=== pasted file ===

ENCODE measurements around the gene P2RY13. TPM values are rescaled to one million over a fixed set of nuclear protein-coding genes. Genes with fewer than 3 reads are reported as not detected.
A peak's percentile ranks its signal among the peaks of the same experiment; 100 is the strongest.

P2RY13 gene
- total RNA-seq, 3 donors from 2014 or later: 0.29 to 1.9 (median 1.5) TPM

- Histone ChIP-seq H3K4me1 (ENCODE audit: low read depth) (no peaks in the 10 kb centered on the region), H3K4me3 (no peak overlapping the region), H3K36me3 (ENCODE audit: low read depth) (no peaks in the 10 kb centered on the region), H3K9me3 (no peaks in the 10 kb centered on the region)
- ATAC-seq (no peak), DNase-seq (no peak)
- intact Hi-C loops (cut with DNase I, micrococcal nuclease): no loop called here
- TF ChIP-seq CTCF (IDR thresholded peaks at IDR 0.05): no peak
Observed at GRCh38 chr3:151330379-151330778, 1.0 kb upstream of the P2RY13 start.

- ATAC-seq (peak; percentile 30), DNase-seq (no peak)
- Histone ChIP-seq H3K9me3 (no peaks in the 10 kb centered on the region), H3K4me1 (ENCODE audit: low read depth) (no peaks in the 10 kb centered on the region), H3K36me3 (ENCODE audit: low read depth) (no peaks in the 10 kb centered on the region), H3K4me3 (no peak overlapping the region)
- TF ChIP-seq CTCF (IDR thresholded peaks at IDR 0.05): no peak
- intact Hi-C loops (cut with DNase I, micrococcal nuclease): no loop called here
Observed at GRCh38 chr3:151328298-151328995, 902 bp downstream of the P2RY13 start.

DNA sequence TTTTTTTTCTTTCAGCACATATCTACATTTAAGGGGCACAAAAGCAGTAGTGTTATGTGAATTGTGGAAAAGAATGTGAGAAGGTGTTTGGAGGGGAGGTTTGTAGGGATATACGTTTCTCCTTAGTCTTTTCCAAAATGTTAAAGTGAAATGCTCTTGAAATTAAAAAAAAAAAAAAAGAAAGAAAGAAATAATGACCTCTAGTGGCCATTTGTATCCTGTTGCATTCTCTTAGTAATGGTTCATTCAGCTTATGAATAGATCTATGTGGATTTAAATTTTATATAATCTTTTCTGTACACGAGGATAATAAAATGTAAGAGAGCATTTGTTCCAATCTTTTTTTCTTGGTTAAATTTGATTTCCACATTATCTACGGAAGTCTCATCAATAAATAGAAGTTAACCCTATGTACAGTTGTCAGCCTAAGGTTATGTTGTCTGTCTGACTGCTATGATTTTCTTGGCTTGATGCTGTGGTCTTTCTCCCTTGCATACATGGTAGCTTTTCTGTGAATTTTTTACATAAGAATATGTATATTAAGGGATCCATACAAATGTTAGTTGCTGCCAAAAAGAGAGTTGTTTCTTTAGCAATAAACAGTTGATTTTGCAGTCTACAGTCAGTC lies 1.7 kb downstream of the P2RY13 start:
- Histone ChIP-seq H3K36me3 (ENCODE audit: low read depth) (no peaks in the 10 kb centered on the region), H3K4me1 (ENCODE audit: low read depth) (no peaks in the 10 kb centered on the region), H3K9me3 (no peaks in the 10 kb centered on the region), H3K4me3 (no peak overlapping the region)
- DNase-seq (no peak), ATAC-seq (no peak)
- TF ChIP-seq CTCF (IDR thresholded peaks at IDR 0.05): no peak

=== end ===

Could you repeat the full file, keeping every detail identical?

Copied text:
ENCODE measurements around the gene P2RY13. TPM values are rescaled to one million over a fixed set of nuclear protein-coding genes. Genes with fewer than 3 reads are reported as not detected.
A peak's percentile ranks its signal among the peaks of the same experiment; 100 is the strongest.

P2RY13 gene
- total RNA-seq, 3 donors from 2014 or later: 0.29 to 1.9 (median 1.5) TPM

- Histone ChIP-seq H3K4me1 (ENCODE audit: low read depth) (no peaks in the 10 kb centered on the region), H3K4me3 (no peak overlapping the region), H3K36me3 (ENCODE audit: low read depth) (no peaks in the 10 kb centered on the region), H3K9me3 (no peaks in the 10 kb centered on the region)
- ATAC-seq (no peak), DNase-seq (no peak)
- intact Hi-C loops (cut with DNase I, micrococcal nuclease): no loop called here
- TF ChIP-seq CTCF (IDR thresholded peaks at IDR 0.05): no peak
Observed at GRCh38 chr3:151330379-151330778, 1.0 kb upstream of the P2RY13 start.

- ATAC-seq (peak; percentile 30), DNase-seq (no peak)
- Histone ChIP-seq H3K9me3 (no peaks in the 10 kb centered on the region), H3K4me1 (ENCODE audit: low read depth) (no peaks in the 10 kb centered on the region), H3K36me3 (ENCODE audit: low read depth) (no peaks in the 10 kb centered on the region), H3K4me3 (no peak overlapping the region)
- TF ChIP-seq CTCF (IDR thresholded peaks at IDR 0.05): no peak
- intact Hi-C loops (cut with DNase I, micrococcal nuclease): no loop called here
Observed at GRCh38 chr3:151328298-151328995, 902 bp downstream of the P2RY13 start.

DNA sequence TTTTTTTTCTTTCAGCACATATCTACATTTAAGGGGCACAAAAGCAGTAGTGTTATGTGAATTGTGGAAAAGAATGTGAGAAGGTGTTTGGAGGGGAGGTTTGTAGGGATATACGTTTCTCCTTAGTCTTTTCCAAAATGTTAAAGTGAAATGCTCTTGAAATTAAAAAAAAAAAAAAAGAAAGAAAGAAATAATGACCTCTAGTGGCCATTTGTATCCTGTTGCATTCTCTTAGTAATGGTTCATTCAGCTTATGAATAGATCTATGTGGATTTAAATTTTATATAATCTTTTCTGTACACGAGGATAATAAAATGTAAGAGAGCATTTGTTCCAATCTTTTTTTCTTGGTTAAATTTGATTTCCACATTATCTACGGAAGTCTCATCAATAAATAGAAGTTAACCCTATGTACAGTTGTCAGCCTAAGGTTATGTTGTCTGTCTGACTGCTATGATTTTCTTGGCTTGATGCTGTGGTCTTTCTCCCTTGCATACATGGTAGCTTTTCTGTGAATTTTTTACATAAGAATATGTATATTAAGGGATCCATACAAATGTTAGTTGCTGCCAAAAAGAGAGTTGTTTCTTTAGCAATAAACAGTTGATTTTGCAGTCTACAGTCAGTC lies 1.7 kb downstream of the P2RY13 start:
- Histone ChIP-seq H3K36me3 (ENCODE audit: low read depth) (no peaks in the 10 kb centered on the region), H3K4me1 (ENCODE audit: low read depth) (no peaks in the 10 kb centered on the region), H3K9me3 (no peaks in the 10 kb centered on the region), H3K4me3 (no peak overlapping the region)
- DNase-seq (no peak), ATAC-seq (no peak)
- TF ChIP-seq CTCF (IDR thresholded peaks at IDR 0.05): no peak